Erendiz Atasü. TAŞ ÜSTÜNE GÜL OYMASI. Ankara. Bilgi. 1997. 155 pages. 500,000 TL. ISBN 975-494-665-5.

One year following the publication of her immensely successful first novel, DAĞIN ÖTEKİ YÜZÜ (THE OTHER SIDE OF THE MOUNTAIN), Erendiz Atasü has returned to the form with which she feels more comfortable-the short story. The six stories included in TAŞ ÜSTÜNE GÜL OYMASI (Rose Carving on Stone) take the reader from Mount Ida in the Aegean region to southeastern Turkey, from Nazi Germany to the early days of the Turkish Republic, and from Anatolian prehistory to ancient Egypt.

The title story establishes the main theme that runs through the collection in these different temporal and spatial settings: the union of opposites. The harmonious coexistence of the delicate rose and marble stone is a metaphor for a dialectical relationship between a number of polarities developed in the book, such as the organic and the inorganic, the old and the new, the past and the present, art and life, the dead and the living, the body and the soul, religious faith and atheism, temporality and atemporality, duality and unity. Atasü finds the concept of "oneness" dangerous, because it is stagnant and reductionist. Duality, on the other hand, provides a fertile ground, which gives birth to the synthesis that arises out of the conflict between thesis and antithesis. The gravestone on which rose figures are carved is a work of art that results from such a conflict. It is neither a rose nor a stone any more; it is something else composed of the commingling of the two, but it is also something better, more beautiful than stone and more durable/enduring than the rose.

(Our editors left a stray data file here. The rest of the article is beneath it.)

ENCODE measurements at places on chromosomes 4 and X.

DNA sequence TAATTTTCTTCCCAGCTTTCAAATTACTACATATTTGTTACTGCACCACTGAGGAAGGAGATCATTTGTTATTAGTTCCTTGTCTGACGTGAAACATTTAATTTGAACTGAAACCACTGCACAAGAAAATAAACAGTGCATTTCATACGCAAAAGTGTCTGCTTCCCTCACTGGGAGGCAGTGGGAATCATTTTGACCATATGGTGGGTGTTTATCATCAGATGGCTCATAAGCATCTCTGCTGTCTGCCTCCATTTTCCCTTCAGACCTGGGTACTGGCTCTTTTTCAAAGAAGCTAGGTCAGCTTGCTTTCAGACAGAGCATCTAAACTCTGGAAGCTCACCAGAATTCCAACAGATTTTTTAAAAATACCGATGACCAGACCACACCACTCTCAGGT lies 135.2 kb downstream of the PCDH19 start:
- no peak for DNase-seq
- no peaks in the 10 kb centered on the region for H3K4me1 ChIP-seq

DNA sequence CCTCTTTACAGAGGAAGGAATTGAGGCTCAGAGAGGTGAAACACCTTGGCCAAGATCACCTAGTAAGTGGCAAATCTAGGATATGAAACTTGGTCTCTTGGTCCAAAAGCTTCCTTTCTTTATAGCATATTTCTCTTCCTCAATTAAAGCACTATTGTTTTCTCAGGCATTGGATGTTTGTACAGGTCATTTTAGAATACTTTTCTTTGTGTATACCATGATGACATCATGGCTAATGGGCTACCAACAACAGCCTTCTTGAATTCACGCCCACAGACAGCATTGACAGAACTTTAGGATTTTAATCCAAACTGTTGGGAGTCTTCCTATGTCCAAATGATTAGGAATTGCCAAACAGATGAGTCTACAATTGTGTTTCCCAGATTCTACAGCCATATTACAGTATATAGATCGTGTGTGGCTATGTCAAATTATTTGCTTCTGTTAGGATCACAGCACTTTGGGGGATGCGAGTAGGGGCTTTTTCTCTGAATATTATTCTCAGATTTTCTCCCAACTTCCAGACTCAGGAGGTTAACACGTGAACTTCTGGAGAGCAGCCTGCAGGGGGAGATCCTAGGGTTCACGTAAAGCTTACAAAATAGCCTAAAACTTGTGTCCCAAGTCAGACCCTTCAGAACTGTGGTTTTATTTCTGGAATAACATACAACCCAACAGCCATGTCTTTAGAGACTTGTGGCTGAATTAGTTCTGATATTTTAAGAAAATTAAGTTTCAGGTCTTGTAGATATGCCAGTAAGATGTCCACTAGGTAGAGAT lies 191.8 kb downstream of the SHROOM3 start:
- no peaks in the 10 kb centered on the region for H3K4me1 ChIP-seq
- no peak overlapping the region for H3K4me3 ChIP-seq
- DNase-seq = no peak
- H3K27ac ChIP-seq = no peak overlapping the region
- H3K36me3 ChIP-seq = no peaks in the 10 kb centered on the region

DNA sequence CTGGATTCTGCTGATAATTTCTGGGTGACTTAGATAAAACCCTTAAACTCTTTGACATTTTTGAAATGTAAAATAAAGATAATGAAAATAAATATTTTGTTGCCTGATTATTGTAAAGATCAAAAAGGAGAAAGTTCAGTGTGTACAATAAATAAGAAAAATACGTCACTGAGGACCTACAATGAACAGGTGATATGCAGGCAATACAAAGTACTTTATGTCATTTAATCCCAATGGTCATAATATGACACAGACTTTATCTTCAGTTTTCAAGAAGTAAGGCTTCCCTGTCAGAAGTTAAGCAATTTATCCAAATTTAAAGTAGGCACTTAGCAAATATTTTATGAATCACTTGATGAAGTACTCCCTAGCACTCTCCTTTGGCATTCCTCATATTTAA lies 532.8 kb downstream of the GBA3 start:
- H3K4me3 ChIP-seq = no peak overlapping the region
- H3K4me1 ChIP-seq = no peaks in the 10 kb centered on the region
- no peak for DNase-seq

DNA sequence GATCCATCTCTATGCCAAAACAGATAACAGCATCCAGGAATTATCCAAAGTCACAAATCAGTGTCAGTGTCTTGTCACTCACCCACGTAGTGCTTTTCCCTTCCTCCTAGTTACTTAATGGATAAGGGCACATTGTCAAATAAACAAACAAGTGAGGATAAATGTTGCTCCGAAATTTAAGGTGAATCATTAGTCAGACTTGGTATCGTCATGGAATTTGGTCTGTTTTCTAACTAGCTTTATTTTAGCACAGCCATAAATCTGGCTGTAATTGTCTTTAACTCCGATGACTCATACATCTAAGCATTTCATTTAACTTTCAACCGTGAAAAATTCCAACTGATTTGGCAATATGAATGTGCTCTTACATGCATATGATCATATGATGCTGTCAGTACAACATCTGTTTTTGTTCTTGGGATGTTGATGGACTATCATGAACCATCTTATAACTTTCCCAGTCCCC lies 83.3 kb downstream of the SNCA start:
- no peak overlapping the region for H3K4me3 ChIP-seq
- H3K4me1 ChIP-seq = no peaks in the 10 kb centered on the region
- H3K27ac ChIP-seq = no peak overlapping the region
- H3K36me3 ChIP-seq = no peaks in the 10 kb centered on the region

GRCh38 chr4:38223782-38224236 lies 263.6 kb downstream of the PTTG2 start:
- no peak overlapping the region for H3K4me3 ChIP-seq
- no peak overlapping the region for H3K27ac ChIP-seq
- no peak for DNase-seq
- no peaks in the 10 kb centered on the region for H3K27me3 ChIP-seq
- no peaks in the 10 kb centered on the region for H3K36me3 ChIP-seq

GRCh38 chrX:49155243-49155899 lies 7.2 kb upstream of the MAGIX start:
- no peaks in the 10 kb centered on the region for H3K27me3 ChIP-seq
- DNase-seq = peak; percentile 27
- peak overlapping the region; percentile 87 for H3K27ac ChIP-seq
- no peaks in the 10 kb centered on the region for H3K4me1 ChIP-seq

This conflict between two irreconcilable things resulting in a sort of creative energy is shown to produce works of art (in "TAŞ ÜSTÜNE GÜL OYMASI," "SON YÖRÜK ÇADIRI," and, to some degree, "KATRAN AĞACI"), European civilization (in "ZAIDE"), and, most important, a meaningful theological sense (in "ESKIL MASAL"). According to Hermann Schroeter in "ZAIDE," "contrary to the universal assumption that European civilization was founded on Ancient Greek humanism and Christian values, its driving force was the passion between Christians and Jews, fed by guilt, hatred, and admiration." Similarly, in "ESKIL MASAL" Queen Nefertiti of Egypt finds spiritual solace in a symbol that transcends both the duality involved in orthodox Egyptian religion and the monistic theology of her husband Akhenaton. The symbol is that of a spiral, denoting growth and evolution. Spiral action is the key to individual, social, political, and spiritual progress, because, like the roses carved on stone, it too arises from and transcends two contradictory things: linear action and circular action, making it possible to learn from but never exactly repeat past experience.

The entire collection is a celebration of difference and opposition, because Erendiz Atasü, with her well-known "optimism," sees conflict as necessary for progress and shows ways of rising above it.

Sevda Çalışkan
Middle East Technical University, Ankara

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